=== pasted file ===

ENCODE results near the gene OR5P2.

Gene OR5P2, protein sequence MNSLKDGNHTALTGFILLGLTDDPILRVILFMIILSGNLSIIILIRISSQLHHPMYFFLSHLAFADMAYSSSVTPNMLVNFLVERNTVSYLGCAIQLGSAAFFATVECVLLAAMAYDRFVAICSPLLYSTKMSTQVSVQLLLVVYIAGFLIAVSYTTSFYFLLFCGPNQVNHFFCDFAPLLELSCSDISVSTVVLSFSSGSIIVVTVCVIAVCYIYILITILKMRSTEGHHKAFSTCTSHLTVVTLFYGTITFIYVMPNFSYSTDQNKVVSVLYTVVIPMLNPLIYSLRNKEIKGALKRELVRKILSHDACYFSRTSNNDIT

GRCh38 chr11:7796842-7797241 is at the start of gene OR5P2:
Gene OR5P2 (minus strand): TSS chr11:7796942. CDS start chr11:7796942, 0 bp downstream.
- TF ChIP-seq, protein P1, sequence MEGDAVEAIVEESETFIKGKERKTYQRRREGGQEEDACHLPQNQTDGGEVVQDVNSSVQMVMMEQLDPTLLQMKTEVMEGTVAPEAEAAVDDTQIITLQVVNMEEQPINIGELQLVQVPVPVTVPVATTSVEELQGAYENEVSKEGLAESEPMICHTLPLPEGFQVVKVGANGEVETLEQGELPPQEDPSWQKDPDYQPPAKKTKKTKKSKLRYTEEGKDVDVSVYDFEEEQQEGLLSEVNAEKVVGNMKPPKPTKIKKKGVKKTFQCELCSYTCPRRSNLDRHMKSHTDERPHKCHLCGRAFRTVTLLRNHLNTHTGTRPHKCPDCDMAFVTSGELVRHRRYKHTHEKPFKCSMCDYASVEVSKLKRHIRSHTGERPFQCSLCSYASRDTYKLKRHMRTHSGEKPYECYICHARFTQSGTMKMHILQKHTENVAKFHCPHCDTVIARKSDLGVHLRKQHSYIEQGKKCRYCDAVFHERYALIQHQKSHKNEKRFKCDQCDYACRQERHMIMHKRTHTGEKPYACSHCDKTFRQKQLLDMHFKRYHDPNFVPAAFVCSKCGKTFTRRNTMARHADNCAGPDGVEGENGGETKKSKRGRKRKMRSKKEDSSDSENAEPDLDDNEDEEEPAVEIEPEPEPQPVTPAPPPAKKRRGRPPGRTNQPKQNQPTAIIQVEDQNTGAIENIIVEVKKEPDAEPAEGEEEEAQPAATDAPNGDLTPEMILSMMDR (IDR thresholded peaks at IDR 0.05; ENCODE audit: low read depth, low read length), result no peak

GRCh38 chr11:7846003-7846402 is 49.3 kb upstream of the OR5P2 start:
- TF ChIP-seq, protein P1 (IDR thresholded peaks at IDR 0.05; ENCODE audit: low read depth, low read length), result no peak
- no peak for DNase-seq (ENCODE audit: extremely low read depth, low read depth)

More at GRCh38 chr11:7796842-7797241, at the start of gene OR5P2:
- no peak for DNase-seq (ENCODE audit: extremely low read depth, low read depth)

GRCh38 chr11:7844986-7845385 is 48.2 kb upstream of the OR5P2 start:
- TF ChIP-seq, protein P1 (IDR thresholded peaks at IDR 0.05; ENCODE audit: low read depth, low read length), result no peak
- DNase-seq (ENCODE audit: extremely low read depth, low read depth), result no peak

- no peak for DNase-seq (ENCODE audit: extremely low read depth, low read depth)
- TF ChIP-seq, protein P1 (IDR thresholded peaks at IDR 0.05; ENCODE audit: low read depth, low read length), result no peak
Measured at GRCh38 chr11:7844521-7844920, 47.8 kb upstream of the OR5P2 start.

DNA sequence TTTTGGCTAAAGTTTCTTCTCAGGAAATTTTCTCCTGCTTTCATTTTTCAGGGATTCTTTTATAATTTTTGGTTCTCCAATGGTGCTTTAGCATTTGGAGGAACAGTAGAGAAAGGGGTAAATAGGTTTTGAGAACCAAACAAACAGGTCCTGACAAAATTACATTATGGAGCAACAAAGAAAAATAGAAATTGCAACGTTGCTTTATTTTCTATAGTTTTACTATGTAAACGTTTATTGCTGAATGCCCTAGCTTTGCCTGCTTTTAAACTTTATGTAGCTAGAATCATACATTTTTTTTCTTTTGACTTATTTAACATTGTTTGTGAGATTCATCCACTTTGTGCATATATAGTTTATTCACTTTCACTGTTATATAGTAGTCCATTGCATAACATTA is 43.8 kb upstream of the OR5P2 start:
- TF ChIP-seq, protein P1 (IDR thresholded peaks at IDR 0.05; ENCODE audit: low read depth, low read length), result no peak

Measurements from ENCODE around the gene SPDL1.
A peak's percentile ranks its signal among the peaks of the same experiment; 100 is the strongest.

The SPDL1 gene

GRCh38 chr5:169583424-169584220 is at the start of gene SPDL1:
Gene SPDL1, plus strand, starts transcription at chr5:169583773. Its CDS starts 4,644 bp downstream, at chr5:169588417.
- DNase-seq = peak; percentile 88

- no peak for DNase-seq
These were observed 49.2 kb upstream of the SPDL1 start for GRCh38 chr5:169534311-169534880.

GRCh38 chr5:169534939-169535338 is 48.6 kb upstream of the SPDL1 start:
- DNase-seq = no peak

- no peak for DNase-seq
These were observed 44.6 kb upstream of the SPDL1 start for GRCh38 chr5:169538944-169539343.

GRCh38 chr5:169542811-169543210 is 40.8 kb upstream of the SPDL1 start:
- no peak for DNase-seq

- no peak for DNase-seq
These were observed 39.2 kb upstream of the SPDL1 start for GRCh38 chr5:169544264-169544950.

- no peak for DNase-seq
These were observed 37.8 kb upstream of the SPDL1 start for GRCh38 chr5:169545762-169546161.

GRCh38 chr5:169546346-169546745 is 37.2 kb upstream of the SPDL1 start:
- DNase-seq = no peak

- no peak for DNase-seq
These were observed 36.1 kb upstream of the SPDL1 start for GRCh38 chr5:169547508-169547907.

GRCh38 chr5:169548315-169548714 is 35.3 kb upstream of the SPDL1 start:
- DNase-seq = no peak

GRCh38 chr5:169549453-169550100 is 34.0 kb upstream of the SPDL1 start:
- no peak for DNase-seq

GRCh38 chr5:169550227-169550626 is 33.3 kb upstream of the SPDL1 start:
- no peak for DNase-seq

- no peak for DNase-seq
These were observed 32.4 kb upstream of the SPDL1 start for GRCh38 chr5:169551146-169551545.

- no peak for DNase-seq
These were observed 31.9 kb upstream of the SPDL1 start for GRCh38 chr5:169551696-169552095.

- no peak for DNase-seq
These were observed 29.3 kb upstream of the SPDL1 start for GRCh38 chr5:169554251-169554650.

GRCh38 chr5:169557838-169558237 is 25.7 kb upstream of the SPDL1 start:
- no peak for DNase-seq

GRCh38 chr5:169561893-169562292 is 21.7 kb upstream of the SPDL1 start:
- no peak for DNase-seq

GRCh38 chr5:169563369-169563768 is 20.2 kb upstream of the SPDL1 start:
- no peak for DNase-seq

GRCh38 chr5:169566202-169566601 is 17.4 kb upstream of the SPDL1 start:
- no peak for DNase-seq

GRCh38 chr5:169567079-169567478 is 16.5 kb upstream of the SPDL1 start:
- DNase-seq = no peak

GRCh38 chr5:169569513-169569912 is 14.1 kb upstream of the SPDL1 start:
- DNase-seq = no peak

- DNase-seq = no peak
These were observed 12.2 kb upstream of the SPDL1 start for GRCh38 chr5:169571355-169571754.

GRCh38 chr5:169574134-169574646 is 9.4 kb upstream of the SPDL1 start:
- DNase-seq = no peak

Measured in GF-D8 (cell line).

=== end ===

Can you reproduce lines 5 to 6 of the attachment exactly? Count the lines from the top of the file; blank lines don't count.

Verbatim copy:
- TF ChIP-seq, protein P1, sequence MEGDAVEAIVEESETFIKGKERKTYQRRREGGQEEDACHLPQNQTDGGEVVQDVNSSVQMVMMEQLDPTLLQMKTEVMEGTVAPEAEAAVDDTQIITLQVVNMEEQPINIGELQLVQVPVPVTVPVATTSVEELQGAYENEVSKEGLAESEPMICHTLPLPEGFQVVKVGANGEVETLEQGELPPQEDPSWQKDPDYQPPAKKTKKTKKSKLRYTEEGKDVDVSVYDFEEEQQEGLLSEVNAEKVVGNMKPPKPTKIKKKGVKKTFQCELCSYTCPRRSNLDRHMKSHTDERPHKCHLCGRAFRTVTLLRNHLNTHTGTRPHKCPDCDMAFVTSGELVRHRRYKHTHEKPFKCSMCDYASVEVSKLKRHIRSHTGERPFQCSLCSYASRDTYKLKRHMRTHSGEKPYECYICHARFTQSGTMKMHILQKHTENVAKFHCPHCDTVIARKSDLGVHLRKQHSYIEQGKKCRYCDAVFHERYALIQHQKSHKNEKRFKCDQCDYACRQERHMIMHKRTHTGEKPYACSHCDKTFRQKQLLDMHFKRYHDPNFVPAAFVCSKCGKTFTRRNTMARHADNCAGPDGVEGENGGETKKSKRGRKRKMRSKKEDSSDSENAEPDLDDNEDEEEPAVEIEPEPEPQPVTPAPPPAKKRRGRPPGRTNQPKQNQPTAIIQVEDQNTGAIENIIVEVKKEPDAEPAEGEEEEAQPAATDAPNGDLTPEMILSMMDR (IDR thresholded peaks at IDR 0.05; ENCODE audit: low read depth, low read length), result no peak

GRCh38 chr11:7846003-7846402 is 49.3 kb upstream of the OR5P2 start: